Saturday, 2 August 2008

A late 14th - early 15th century outfit

Some time ago I got to model some of my medieval outfits for Svarta Galten, a group that arranges LARP-events (Live Action Role-Play). They wanted pictures of late 14th century clothing as inspiration for the participants of their events, which are set in the fictional, medieval-ish world of Kastaria. The result can be viewed on their homepage, but I thought that I'd put up a few images of my clothes here as well.

Pink dress
(other people might prefer to call it a cotte, a cotehardie, a kyrtle/kirtle or some other word, but I try to avoid using historical terms until there's a clearly defined terminology for medieval garments available)

I'm very happy with this dress. It's made of a wonderful, lightweight, slightly fulled 2/1 wool twill, laces up the front and gives me ample support without being constricting. The bodice is lined with linen to prevent the twill from stretching. Since this photo was taken, I've made the sleeves even tighter by adding buttons to them to make it a little more 'fashionable' (and it's always nice to be able to roll up your sleeves when you do the dishes...).

I make all my tailored medieval clothing by fitting them onto myself and adding gores; the pink dress is no exception. I do have an assistant - my rather rigid and unsquishable dress dummy, but for the final adjustments and to get the bust support right I need to wear the dress myself. It's a little tricky fitting a dress with no one to help, but it can be done. It also helps to be stubborn, patient and not afraid of pricking yourself with pins...

With the pink dress I wear my shortsleeved

Green over-dress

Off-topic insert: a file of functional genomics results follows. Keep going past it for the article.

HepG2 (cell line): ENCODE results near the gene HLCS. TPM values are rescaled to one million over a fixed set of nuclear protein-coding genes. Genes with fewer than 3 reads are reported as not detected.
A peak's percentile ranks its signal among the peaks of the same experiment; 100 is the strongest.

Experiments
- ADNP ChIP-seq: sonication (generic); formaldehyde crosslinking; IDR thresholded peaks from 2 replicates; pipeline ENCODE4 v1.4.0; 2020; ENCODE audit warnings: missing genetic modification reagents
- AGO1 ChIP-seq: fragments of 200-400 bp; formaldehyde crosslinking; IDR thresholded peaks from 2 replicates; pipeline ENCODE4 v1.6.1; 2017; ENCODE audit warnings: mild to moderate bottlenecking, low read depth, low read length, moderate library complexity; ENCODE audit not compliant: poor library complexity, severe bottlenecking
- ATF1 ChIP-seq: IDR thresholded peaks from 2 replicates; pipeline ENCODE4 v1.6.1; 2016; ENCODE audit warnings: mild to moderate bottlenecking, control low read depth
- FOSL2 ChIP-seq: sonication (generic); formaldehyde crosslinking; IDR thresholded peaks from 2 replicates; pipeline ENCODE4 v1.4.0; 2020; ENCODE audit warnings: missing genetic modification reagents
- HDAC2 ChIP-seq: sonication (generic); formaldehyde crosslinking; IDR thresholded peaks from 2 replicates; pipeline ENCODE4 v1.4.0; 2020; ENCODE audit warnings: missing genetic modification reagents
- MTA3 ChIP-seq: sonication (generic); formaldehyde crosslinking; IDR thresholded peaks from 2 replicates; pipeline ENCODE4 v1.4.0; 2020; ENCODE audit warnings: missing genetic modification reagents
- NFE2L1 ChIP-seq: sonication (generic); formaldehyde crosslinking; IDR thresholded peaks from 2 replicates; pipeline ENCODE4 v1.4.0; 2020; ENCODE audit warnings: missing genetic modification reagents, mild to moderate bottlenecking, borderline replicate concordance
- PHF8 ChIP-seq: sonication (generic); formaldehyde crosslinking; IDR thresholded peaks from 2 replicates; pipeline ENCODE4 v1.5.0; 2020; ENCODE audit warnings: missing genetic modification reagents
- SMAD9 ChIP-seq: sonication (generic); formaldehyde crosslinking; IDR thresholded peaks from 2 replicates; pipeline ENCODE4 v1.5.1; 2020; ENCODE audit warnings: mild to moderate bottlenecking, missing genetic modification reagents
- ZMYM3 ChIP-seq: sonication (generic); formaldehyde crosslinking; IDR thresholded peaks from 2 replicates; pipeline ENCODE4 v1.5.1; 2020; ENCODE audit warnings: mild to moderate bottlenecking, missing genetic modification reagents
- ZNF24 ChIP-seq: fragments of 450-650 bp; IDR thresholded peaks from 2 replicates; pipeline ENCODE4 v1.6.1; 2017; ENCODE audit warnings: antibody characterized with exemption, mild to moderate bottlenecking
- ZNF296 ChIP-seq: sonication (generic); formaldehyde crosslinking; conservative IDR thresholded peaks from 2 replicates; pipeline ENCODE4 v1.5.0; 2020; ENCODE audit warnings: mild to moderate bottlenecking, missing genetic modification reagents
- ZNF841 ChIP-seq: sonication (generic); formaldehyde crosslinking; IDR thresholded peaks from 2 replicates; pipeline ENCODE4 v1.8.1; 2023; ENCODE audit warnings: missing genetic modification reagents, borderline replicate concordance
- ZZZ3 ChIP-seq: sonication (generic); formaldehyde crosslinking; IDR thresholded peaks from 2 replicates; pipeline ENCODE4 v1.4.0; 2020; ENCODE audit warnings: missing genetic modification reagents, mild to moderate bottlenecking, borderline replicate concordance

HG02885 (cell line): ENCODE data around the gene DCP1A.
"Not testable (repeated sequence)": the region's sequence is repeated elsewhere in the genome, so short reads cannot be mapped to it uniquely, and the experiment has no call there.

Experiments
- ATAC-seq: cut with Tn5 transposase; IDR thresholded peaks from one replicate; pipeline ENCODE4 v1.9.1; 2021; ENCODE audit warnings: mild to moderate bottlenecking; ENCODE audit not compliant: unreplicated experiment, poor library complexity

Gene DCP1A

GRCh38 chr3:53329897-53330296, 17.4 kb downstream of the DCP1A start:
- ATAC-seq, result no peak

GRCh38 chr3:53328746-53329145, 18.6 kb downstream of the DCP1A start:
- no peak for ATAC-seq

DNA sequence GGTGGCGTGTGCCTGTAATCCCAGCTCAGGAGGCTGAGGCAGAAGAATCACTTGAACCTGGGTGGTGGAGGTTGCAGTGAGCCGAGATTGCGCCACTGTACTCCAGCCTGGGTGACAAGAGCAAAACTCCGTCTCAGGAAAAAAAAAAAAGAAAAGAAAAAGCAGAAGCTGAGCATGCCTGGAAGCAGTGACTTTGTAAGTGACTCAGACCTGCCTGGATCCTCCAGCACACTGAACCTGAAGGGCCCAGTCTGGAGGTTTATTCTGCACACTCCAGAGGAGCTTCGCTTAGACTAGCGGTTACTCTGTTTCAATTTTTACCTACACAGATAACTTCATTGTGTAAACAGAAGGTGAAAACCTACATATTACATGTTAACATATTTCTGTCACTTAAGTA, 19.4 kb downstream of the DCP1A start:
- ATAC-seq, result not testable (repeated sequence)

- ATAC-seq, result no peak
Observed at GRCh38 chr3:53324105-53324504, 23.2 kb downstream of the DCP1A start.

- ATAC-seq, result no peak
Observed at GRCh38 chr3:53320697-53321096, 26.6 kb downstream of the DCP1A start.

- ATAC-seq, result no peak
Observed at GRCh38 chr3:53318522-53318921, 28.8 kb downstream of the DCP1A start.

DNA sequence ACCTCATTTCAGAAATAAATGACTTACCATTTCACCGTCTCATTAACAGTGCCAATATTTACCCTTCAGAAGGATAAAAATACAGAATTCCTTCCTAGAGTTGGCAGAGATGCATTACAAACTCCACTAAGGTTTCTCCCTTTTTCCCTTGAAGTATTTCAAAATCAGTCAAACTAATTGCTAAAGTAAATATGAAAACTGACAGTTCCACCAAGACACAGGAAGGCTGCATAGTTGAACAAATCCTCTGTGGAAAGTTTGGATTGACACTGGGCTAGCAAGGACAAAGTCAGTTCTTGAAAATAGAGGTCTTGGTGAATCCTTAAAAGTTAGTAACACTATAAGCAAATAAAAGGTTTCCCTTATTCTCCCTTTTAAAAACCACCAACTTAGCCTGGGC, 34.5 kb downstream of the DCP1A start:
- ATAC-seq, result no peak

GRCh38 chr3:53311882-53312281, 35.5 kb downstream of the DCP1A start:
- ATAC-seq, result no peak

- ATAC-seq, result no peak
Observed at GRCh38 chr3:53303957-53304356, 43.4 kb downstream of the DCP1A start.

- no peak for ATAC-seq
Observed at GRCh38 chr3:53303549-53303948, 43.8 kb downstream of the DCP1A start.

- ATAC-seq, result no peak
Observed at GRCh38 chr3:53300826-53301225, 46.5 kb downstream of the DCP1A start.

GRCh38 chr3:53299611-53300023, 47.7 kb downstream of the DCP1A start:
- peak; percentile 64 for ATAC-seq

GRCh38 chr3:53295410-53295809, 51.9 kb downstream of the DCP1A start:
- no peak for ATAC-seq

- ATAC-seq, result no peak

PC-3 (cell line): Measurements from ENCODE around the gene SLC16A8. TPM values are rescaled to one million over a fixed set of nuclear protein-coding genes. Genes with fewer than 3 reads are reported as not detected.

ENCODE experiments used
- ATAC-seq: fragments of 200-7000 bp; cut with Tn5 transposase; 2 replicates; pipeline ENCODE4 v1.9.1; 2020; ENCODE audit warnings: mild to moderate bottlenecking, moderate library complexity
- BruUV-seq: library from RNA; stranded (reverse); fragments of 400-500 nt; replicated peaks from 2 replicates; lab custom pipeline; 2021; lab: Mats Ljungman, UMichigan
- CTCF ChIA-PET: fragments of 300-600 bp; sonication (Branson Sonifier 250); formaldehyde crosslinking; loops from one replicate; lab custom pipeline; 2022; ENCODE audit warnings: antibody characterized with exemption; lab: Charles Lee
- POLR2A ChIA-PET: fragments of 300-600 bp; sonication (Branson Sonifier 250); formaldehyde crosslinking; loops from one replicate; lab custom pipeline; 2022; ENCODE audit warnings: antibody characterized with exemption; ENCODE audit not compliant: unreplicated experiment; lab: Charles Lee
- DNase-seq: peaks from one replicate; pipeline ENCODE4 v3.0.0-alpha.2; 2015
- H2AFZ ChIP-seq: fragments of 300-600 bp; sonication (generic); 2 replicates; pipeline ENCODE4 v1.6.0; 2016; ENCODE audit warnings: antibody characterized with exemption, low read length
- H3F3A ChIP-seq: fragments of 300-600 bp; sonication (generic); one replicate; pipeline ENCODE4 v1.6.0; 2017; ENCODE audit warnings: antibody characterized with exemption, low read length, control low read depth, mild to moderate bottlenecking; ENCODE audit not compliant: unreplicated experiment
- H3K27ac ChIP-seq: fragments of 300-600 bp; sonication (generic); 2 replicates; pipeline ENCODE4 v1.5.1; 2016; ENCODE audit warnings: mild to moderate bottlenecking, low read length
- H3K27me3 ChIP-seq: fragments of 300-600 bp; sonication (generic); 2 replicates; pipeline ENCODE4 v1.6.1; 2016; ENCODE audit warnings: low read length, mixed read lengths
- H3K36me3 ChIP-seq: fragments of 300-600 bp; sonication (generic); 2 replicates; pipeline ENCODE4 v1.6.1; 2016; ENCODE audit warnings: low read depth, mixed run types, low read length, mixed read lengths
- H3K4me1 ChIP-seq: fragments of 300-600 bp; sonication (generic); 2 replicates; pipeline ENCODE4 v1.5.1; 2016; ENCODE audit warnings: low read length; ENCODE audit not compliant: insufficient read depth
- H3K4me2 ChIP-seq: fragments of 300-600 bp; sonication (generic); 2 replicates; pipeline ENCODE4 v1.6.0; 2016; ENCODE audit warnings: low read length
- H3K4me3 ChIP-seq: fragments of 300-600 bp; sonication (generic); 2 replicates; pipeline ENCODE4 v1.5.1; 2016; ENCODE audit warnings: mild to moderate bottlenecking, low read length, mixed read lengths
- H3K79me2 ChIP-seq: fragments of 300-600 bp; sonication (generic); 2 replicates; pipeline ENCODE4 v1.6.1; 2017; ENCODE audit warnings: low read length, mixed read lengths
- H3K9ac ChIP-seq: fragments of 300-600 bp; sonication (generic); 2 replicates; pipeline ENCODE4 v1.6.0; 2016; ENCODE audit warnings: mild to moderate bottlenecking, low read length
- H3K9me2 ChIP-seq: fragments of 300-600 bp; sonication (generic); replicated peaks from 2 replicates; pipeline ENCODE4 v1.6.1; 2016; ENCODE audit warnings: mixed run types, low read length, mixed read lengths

This over-dress is also made of 2/1 wool twill, but it's heavier than the pink dress and more fulled. I had very little of this fabric so while I wanted to use the short-sleeved dress from Herjolfsnes as a model, I didn't have enough to make the side-gores go all the way to the armscye and had to settle for a simpler cut. I also had to piece the sleeves together from several pieces (a rather common practice in the middle ages). The sleeves are a bit too long in these images so I shortened them a little after the photo session. I haven't seen too many medieval images showing short-sleeved overdresses like this one (short-sleeved without tippets or flared sleeves, that is), so if anyone out there has some art references to share, please drop me a line!

Both dresses are completely handsewn with waxed linen thread.

Photos: Tobias Högström/Svarta Galten


Isis said...

there's one image of a short sleeved overdress without tippets in the Roman d' Alexandre. I'll look up the folio number for you when I'm home. if I forget to post it, just leave a comment on my blog to remind me!

your dresses are beautiful btw :)

Anonymous said...

I am a spanish girl who has just found your blog. It's great, I am not able to do such things myself. But I love Middle Ages, and I start now to re-enact (13th and 14th century)here in Spain.
It's been a long time since the last comment but your request brought me to mind that I have an image that pherhaps you can use although I do not know how can I send it to you. It is from a catalonian museum and it dates from 1385. I thought it might be usefull.
Anyway, nice blog! :)

Cathy Raymond said...

I think you're justified being pleased with the pink dress--you look beautiful in it!

A True Amateur said...

Such a nice dress! I'm just starting to get into historical tailoring, and finding pictures of totally hand-sewn garments makes me really believe it's possible.

One question, though: I see so many people who do these historical costuming things using wool twill solids. Perhaps it's because I'm living in the southern regions of the United States, but I haven't been able to find anything locally or online (at least, the places I've looked). Where on earth do you find these fabrics?

Arachne said...

In Sweden, it's possible to find wool twills that are OK for historical clothing in regular fabric shops, but usually they contain some synthetic fibres as well (5% or thereabouts). I tend to buy most of my fabrics from one of the handful of Swedish online shops that caters specially to re-enactors since they guarantee the fabrics are all wool.

I mostly use Medeltidsmode( or Handelsgillet ( Handelsgillet ships internationally, but they don't seem to have that many fabrics in stock at the moment. The pink dress is made from their "Thin wool - Twill".

There's also a German webshop with absolutely wonderful fabrics, Naturtuch ( I haven't bought anything from them (yet), but I've handled some of their fabrics and they're lovely!